like this one is a river, drawing from many sources. I owe thanks to each one and will name them, in no particular order except as they come to mind. First, great thanks to Petra Sabin Jung, who helped with the difficult task of translating Kepler's German into modern English. Also, thanks to all my friends in Weil der Stadt: Dr. Manfred Fischer, the president of the
Kepler Gesellschaft;
Dr. Ernst Kühn, my sherpa guide up the steep slopes of Tübingen; Hubert and Elisabeth Bitzel, who were so kind and joined in my search for a Kepler sundae; Herr Bitzel, Hubert's brother, the curator of the Kepler Museum, and a great Kepler fan; Dr. Wolfgang Schütz, the curator of the Weil der Stadt city museum, the town historian, and a wonderful source of information. Also, thanks to all the shopkeepers in the
Marktplatz
of Weil, who gave me samples. Thanks also to Anna Madsen and her father, Dr. Madsen, a Lutheran minister from Wisconsin. I met them both in Regensburg, and we had a wonderful little “Americans in exile” moment in the foyer of the Kepler Museum. Thanks to the people at the Sweet Home Hotel in Prague, who helped me get things mailed.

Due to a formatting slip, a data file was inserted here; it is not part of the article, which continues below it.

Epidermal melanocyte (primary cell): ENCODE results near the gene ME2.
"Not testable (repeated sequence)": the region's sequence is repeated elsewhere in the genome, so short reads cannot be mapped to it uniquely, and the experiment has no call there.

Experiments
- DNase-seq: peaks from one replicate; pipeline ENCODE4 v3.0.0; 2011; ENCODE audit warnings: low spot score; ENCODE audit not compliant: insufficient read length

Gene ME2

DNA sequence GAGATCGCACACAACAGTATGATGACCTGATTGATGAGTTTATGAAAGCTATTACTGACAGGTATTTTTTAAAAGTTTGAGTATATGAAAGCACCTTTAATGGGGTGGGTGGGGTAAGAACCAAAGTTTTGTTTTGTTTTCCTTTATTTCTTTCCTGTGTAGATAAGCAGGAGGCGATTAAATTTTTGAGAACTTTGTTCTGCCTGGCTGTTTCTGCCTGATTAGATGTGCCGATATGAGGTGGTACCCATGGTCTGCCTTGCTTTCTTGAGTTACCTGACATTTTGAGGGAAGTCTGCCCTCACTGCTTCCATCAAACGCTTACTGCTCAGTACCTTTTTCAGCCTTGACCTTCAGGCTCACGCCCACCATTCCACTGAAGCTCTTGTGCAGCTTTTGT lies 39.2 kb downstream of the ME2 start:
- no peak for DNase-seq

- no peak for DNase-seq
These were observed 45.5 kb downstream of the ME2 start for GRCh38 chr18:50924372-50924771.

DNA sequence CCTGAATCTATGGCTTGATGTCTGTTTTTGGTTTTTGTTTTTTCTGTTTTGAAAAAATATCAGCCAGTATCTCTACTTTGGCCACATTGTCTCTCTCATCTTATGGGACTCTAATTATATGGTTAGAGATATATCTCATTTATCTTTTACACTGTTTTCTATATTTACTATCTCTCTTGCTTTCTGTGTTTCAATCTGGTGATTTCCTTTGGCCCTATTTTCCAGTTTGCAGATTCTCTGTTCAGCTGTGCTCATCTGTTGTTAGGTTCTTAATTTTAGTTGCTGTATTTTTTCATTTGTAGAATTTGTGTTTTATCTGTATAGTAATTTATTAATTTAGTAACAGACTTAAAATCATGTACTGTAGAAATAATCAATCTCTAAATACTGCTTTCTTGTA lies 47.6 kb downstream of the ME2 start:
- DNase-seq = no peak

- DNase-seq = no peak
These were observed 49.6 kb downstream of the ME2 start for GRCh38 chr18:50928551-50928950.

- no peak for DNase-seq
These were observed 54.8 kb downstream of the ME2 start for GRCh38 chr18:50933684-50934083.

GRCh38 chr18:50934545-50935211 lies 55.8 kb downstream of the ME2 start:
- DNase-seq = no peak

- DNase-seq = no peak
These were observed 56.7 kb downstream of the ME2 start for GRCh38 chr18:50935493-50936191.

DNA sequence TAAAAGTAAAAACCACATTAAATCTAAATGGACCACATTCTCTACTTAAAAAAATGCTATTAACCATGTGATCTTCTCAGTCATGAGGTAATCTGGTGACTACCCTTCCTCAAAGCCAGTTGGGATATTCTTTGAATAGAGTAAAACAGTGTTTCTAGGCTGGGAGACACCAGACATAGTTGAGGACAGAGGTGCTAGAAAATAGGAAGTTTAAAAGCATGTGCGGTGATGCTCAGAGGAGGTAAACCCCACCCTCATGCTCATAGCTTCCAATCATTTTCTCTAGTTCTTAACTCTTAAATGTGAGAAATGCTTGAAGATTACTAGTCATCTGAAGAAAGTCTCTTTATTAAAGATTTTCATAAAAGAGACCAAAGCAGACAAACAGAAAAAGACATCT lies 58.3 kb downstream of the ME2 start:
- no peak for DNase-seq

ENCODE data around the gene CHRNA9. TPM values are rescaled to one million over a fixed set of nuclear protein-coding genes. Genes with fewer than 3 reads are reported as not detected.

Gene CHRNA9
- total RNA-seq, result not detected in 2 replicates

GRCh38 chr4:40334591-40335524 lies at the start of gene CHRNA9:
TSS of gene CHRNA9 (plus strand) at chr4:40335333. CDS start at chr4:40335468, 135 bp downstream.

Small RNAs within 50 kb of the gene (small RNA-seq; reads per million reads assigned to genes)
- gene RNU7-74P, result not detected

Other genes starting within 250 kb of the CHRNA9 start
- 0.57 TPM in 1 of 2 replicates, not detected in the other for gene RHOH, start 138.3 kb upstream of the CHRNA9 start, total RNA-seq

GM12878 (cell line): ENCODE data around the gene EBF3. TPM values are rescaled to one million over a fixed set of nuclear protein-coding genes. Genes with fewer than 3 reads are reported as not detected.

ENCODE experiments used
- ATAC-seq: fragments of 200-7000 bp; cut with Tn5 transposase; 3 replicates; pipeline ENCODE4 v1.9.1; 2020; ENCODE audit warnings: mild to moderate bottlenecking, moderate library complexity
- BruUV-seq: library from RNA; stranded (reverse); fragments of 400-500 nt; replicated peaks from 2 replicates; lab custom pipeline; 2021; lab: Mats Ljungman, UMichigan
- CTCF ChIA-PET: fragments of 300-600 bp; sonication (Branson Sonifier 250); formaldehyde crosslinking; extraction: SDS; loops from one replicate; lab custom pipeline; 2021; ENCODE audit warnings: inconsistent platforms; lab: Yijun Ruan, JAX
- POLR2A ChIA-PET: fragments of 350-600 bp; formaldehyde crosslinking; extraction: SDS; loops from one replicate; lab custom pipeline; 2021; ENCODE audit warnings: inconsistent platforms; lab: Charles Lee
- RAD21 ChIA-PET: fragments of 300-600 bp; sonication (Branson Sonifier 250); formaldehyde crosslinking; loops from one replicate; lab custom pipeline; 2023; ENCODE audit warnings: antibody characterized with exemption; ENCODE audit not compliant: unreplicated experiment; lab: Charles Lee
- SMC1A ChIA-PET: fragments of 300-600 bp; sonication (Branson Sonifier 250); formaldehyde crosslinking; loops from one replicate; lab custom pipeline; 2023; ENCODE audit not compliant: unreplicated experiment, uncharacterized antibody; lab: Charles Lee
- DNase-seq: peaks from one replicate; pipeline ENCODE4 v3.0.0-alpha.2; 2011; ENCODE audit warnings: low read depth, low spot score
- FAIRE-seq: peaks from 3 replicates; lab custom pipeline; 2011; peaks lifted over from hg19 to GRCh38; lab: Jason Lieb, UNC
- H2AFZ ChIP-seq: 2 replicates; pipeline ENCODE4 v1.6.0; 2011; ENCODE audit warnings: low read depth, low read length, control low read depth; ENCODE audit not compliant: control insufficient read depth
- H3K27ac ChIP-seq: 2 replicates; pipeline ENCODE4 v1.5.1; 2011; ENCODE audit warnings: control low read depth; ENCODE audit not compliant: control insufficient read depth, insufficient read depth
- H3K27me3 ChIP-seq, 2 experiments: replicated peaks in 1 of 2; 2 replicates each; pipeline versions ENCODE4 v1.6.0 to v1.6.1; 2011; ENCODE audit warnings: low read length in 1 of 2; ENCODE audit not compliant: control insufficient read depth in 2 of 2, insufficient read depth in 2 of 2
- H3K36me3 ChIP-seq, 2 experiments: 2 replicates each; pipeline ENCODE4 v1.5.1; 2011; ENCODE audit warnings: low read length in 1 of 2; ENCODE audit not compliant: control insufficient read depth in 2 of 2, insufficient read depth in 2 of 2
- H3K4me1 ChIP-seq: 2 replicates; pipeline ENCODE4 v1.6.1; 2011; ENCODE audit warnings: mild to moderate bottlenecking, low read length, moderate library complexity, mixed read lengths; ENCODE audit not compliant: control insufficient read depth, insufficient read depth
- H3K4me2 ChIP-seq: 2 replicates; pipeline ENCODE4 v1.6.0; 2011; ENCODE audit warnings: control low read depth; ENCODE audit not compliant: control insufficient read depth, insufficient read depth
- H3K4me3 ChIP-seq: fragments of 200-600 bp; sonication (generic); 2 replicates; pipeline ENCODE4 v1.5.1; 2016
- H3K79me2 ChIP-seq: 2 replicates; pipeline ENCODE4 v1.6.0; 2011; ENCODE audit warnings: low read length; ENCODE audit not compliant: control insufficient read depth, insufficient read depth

Thanks also to my agent, Giles Anderson, of the Anderson Literary Agency; to my editors, Steve Hanselman and Mickey Maudlin, at Harper San Francisco; and to my publicist, Roger Freet—three men who made the Big Decisions. And thanks to Cindy DiTiberio, also of Harper San Francisco, who made all the other decisions. Thanks also to David Koch, Michael Gurian, Charles de Fanti and Leni Fuhrman, Malachy McCourt, John Anthony Connor, Margarette Alma Connor, William Craven, Sr., the New York Mets (for teaching me humility), and, of course, my wife, Beth Craven Connor, for teaching me everything else.